Canadian winters don’t just mean unbearably cold temperatures. It also means trudging through snow and ice, and all the chores that come with it. Shovelling snow, scraping ice off of windshields and scattering salt are all a part of the winter experience – and can lead to injury. 31 per cent of Canadians say that shovelling causes back and joint pain, according to the Association des chiropraticiens du Québec and slippery icy conditions send nearly 1,800 Canadians to the hospital every day.
Luckily, there are some easy-to-practice exercises you can do at home to improve your mobility, flexibility and strength that will help prevent these common wintertime injuries.
Traditionally done with barbells, deadlifts can also be done at home with hand weights, kettle weights, resistance bands, or even cans of beans held in each hand. Deadlifts engage the erector spinae muscle, which sits in the lower part of your back and helps keep you standing upright, says Alex Malone, lead fitness coach at the University of Toronto. These low back muscles are used when lifting something off the ground, such as when you’re shovelling snow. Building up to more repetitions can also train you to be able to lift – or shovel – for longer, Malone adds.
Dave Frost, a professor at the University of Toronto’s Faculty of Kinesiology and Physical Education, adds that doing deadlifts can teach your body proper lifting positions – namely engaging your hips, glutes and core. People often hurt their back shovelling snow because they’re bending from their back and not their hips, he says.
To do a basic deadlift, start with your weights on the ground. Sit your hips back, bend your knees and lean your torso forward to maintain a straight back. Then, lift the weights up as you work toward a standing position, squeeze your glutes and then return to the beginning posture. Just remember to keep your knees in line with your hips and feet (when shovelling and doing deadlifts) to avoid falling inward.
Upward facing dog
A yoga staple, this exercise opens the chest and improves back mobility, says Jennifer Jakobi, the director of the Institute for Healthy Living and Chronic Disease Prevention at the University of British Columbia – Okanagan. Upward dog expands the range of motion for your back, preventing injuries from activities like shovelling snow, bending down to salt the sidewalk and even crouching down to tie your boots’ laces. “If you have a strong and flexible spine, you’re able to engage the muscles around the abdomen and those smaller muscles that support the spine to actually do their job,” she says.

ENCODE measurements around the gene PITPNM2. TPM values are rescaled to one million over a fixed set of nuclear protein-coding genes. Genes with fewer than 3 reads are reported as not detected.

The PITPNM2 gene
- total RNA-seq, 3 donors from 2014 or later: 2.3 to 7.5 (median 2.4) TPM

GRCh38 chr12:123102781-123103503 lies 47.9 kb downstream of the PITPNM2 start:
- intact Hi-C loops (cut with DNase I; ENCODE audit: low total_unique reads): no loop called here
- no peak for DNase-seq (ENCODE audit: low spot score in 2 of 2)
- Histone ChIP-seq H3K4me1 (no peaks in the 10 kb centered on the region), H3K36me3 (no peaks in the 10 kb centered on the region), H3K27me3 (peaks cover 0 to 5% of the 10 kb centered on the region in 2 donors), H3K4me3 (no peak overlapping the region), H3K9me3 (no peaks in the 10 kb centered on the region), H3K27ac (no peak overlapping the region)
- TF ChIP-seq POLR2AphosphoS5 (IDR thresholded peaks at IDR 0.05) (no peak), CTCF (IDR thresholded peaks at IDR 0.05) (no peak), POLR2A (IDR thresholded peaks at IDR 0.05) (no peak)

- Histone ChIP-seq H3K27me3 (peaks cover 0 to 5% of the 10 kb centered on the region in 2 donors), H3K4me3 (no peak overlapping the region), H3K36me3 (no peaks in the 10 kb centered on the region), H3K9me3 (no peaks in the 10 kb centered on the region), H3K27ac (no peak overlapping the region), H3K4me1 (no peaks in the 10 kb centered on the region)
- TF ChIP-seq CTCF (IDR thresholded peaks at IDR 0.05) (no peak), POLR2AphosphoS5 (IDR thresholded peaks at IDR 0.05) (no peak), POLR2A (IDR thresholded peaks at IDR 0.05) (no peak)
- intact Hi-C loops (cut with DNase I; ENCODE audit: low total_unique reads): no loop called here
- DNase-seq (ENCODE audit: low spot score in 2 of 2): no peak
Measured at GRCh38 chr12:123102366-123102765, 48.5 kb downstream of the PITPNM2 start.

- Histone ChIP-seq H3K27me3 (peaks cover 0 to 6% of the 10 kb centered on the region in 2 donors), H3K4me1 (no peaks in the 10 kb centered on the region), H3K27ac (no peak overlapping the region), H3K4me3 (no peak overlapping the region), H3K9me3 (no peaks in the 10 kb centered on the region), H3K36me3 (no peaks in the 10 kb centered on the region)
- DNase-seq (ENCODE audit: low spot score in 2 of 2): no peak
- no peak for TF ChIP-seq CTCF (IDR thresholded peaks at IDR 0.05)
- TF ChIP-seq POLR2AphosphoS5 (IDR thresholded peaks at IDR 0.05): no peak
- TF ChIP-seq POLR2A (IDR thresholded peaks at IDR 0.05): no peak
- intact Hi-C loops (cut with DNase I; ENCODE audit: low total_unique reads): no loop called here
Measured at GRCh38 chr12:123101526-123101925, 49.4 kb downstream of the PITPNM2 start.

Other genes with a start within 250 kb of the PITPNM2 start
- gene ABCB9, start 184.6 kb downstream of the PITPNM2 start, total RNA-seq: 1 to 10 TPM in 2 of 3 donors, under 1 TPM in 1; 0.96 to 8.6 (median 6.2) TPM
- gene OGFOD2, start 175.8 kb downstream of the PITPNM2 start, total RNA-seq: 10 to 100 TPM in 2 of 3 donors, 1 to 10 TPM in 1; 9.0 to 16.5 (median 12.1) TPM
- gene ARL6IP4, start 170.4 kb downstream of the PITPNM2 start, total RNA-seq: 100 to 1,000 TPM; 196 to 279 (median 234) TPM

Start by lying facedown on your stomach with your feet about hip-width apart. Push up with your palms, which should be next to your abdomen, with your fingers pointing toward the top of the mat. Then, lengthen your arms completely while lifting your head and chest (and your knees off the floor if you’re able). You should feel the back bend. Release, slowly returning to your original posture.
Straight leg raises
Walking around in snow bundled up can be challenging because our mobility is restricted, making falls more common. Stretching out your hip flexors, which is what we use when “walking or trying to lift your knees high up to go through a snowbank,” will improve mobility when navigating slippery terrain, Frost says.
Frost recommends doing straight leg raises to strengthen the muscles around the hips as well as the top of your thighs. To start, lie down with your back flat on the ground, bending one knee so the foot is on the floor while the other is laid out comfortably in front. Slowly lift the straight leg off the ground, ensuring that the leg stays straight by contracting your quadriceps (those muscles at the front of your thighs). Hold for three seconds and then lower the leg to the floor with control (as in, don’t let it drop). Switch sides and repeat.
Ankles are the first point of contact with the ground and poor ankle mobility can lead to poor balance and a less stable walking gait, Frost says.
One of the most basic ankle stretches just requires stairs or a low step stool. To begin, stand with both feet on the step with one foot close to the edge. Slowly drop the heel of that foot down with your toes pointing up – you’ll begin to feel the stretch in your Achilles’ tendon. Keep your knee straight and hold for five seconds. Lift the foot back to neutral, repeat and switch sides. Don’t forget to grab onto a wall to help support you.
Using Bosu balls
A major factor in falls is a lack of dynamic balance. When we practise balance, we often practise static balance: standing on one foot on an unmoving surface. But Jakobi says that the vast majority of falls happen when we’re in motion, which is where dynamic balance comes in.
She recommends standing on a Bosu ball (those half-yoga balls with a flat surface) or another uneven surface such as a pillow or a balled-up towel. Standing on an unstable surface forces you to find and maintain your centre of gravity while being reactive to the changes on the surface. This will help you to stay upright even in the most unsteady of circumstances – such as, say, on a slippery sidewalk.